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The high cost of a low deposit – 90% mortgages

October 28, 2010

Prior to the credit crunch which hit the UK with its full brutal force during 2008/09 – 90% mortgages were priced very competitively by UK mortgage lenders, and this product segment often featured some market leading deals. First time buyers that had a 10% deposit available were readily able to access highly competitive mortgage deals in terms of interest rate, features and fees. There were literally hundreds of product options available at 90% loan to value – and as in any market, competition always benefits the consumer.

In fact, before 2008 it was possible to obtain 95%, 100% or even 100%+ mortgages. 90% mortgages were priced below than these higher loan to value mortgage deals, in part to tempt borrowers to put down a 10% deposit and therefore have a margin of equity on moving into the property. Equity is the term used to describe the margin of difference between the amount owed on a property and the value of the property. The higher the margin of equity the better for borrower and lender, as it reduces risk for both.

But how things have changed since the credit crunch. The mortgage lending market no longer considers 10% to be a significant margin of equity – especially with the turbulence in house prices and fears that prices could fall as we move forward into 2011.

It is no longer possible to obtain 100% or even 95% mortgages in nearly all cases. In fact, it is anticipated that 100% mortgages will remain a thing of the past – permanently – and possibly even become illegal to offer.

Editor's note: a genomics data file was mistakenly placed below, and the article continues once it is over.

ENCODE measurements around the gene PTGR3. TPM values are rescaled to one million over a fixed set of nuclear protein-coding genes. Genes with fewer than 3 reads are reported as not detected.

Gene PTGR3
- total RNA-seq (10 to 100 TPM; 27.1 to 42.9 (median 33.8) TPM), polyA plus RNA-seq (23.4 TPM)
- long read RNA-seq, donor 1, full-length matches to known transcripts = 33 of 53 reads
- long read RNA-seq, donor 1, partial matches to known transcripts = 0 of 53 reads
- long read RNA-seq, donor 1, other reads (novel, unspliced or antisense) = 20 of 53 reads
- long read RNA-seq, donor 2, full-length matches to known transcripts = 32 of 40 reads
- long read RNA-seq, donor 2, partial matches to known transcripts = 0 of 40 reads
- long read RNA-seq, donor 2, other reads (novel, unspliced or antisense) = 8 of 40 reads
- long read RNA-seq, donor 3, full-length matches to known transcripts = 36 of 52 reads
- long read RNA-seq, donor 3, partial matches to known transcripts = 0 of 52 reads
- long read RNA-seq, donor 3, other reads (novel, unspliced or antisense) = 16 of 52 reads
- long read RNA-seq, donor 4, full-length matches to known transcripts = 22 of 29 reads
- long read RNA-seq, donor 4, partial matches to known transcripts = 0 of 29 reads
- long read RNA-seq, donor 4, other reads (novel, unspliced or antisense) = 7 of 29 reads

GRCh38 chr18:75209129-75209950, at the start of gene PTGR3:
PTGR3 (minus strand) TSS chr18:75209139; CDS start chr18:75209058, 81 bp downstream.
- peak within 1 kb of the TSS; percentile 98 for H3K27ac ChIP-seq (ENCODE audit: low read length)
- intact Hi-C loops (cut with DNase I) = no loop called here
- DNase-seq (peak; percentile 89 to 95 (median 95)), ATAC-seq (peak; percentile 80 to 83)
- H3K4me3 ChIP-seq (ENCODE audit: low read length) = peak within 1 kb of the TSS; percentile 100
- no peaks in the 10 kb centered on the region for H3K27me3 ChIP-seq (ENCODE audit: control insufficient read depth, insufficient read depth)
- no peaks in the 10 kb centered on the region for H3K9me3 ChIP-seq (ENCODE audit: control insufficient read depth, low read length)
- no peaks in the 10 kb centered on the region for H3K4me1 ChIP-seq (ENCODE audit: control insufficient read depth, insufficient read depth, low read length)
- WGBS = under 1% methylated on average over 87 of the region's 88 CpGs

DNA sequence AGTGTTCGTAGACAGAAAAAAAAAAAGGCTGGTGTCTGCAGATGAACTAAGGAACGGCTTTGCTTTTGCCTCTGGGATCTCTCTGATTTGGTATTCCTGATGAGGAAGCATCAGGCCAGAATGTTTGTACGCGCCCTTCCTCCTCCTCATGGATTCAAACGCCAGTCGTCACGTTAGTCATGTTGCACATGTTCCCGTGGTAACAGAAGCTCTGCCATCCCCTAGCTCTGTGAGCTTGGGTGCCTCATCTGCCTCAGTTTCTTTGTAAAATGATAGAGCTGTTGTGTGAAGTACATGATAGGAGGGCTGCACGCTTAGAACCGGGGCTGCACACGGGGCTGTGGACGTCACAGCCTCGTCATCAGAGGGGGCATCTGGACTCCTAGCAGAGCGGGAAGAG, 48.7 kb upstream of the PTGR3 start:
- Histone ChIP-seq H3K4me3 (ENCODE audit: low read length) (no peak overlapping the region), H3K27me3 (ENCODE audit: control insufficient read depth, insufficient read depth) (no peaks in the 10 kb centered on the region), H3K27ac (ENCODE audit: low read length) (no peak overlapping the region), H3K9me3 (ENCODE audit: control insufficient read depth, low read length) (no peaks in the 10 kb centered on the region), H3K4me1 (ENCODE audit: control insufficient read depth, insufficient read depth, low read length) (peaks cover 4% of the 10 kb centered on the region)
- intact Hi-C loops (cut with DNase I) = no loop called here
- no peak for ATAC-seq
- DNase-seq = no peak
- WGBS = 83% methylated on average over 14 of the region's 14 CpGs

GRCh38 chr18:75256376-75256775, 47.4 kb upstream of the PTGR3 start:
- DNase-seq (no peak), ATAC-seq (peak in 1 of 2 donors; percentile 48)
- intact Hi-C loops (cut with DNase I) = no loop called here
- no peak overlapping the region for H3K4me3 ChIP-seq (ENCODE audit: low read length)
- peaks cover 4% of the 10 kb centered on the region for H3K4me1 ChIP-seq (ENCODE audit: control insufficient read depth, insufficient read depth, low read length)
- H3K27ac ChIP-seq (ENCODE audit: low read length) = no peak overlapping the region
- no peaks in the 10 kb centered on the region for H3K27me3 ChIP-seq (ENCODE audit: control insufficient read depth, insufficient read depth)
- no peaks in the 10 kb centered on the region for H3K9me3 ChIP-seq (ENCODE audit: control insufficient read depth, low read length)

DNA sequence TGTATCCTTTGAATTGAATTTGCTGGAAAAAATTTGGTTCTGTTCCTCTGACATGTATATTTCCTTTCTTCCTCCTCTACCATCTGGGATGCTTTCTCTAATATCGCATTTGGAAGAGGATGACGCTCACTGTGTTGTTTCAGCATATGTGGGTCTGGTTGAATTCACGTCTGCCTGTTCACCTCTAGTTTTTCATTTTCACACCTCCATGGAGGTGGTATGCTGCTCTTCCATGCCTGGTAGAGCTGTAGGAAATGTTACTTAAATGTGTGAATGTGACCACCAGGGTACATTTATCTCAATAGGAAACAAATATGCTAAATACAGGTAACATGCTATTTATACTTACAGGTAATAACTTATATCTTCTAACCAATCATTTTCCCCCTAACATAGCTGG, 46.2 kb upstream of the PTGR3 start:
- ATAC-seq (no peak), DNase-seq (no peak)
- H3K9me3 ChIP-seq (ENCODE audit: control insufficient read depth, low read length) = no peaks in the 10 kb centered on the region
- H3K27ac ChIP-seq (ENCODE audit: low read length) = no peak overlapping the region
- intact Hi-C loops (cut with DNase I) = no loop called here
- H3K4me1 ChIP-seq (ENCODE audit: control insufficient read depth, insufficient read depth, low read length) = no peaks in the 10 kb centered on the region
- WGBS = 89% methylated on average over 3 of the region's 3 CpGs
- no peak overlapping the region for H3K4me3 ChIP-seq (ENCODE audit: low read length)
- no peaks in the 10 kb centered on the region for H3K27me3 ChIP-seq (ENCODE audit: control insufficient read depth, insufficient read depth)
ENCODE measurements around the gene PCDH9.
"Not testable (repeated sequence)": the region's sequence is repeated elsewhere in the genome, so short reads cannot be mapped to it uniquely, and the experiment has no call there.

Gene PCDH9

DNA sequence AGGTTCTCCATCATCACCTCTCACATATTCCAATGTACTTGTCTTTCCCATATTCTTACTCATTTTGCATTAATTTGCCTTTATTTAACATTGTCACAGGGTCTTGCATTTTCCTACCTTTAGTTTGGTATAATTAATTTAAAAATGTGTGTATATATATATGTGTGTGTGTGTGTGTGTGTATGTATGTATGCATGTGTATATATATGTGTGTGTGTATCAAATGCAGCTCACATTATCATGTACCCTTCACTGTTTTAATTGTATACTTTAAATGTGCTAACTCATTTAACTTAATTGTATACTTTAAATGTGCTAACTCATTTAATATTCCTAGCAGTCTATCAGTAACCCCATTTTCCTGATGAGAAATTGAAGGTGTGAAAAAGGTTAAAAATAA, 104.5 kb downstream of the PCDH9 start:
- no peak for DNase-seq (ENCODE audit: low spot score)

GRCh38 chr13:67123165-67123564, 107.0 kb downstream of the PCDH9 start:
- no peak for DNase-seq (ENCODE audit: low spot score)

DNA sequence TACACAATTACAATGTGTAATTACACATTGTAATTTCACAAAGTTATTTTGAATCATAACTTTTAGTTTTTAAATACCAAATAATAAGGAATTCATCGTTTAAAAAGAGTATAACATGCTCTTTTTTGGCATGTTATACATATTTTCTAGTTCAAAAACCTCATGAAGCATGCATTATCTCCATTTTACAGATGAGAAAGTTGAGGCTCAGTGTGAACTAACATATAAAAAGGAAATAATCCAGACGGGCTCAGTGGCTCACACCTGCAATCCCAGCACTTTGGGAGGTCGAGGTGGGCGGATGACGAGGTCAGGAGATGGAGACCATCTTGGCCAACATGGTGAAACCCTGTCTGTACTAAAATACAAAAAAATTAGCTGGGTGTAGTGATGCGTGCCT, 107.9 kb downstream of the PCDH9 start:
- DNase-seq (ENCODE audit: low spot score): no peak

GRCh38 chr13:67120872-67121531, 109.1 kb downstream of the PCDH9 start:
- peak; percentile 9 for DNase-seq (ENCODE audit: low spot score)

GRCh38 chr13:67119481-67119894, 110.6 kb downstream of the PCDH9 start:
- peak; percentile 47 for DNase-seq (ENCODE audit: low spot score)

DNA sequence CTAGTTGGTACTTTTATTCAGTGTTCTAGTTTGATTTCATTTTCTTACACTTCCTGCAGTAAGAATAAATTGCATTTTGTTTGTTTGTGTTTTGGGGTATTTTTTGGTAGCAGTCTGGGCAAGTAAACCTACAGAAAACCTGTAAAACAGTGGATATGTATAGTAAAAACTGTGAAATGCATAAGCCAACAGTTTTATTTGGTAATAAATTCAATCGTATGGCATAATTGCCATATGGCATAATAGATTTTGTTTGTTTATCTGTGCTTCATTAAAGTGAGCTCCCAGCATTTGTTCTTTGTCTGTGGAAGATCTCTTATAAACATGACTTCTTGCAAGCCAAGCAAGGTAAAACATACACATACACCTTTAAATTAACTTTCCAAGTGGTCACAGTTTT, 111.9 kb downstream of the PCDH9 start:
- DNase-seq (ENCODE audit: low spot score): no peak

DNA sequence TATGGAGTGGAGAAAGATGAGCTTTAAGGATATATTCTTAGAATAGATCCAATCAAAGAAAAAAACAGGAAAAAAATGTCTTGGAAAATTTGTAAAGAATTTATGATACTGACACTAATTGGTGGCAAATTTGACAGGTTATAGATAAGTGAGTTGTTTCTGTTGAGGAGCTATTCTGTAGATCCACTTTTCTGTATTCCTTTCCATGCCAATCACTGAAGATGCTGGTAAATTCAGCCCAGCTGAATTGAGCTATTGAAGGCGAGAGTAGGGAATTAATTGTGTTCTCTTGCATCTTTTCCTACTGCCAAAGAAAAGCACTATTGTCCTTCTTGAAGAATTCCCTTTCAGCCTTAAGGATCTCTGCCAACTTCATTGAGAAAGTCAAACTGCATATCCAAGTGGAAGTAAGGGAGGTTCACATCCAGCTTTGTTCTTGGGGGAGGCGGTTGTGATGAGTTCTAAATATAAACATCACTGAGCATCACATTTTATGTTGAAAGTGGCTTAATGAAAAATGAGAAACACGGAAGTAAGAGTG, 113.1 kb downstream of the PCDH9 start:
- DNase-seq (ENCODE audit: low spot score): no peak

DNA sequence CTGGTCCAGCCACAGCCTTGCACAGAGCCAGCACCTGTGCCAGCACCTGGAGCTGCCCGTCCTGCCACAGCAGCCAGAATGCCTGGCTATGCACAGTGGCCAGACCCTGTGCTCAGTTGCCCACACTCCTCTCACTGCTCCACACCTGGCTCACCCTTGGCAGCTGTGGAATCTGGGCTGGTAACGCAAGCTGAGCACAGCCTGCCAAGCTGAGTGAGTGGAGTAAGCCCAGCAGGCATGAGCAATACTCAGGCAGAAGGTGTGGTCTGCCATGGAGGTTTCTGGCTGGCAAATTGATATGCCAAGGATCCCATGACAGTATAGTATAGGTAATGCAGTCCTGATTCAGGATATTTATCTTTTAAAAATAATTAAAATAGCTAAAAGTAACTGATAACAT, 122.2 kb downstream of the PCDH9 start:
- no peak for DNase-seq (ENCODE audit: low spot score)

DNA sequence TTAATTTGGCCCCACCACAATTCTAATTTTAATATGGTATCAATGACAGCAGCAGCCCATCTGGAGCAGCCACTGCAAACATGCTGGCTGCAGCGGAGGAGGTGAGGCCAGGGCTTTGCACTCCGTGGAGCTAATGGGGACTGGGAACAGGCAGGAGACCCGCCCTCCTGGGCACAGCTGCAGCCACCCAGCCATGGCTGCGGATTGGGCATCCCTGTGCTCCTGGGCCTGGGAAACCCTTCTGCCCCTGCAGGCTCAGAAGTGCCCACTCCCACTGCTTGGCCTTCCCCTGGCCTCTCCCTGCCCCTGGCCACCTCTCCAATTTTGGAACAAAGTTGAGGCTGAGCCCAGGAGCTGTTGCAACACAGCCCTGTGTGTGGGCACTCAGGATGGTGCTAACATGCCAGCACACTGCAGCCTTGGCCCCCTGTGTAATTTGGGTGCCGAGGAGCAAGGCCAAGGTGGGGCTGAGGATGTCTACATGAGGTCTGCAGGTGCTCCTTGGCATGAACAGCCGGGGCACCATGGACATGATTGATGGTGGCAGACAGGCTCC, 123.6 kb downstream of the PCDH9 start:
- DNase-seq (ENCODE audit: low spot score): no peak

90% Mortgages are no longer competitively priced and in fact in the current market they are priced at quite some margin above lower loan to value mortgage deals where a borrower is required to put down a much larger deposit. Not only have the price of 90% mortgages become much higher (relatively speaking) than in the past, but also the lending criteria that borrowers must pass in order to obtain a 90% mortgage has tightened to a significant degree. In fact, it has been reported that more than 50% of all mortgages taken out in the 3 years prior to the credit crunch would not be approved under current market conditions. This is a scary thought for those borrowers that bought a home in the few years prior to the credit crunch, and once interest rates increase there could be a real sting in the credit crunches tail.

So what should prospective first time buyers who only have a 10% deposit available do? Well for a start, you should seriously consider whether it is the right time to step onto the property ladder – and only move forward if your situation is very stable and your household costs will be comfortably affordable. The housing market and economy as a whole are expected to go through a tough period through 2011 and into 2012. In fact some experts think that the credit crunch will continue to affect the mortgage and housing market through and beyond 2014.

Despite all the negatives, the current adverse market conditions mean that there are property bargains to be had – with properties being sold for much less than they were valued in 2007 in some areas of the UK. So it is not all doom and gloom. It is just a time where you need to ensure you make smart, knowledgeable and well supported decisions about your future.

So who can help you make smart, well supported decisions? It is possible to approach mortgage lenders directly if you are interested in finding out more about a specific 90% mortgage product you have seen advertised. But in the current market never has it been more important to obtain quality mortgage advice from an independent source, to help you make wise decisions. So prudence says that the intelligent choice is to employ the services of a whole of market independent mortgage adviser.

28th October 2010

Written by Richard Best

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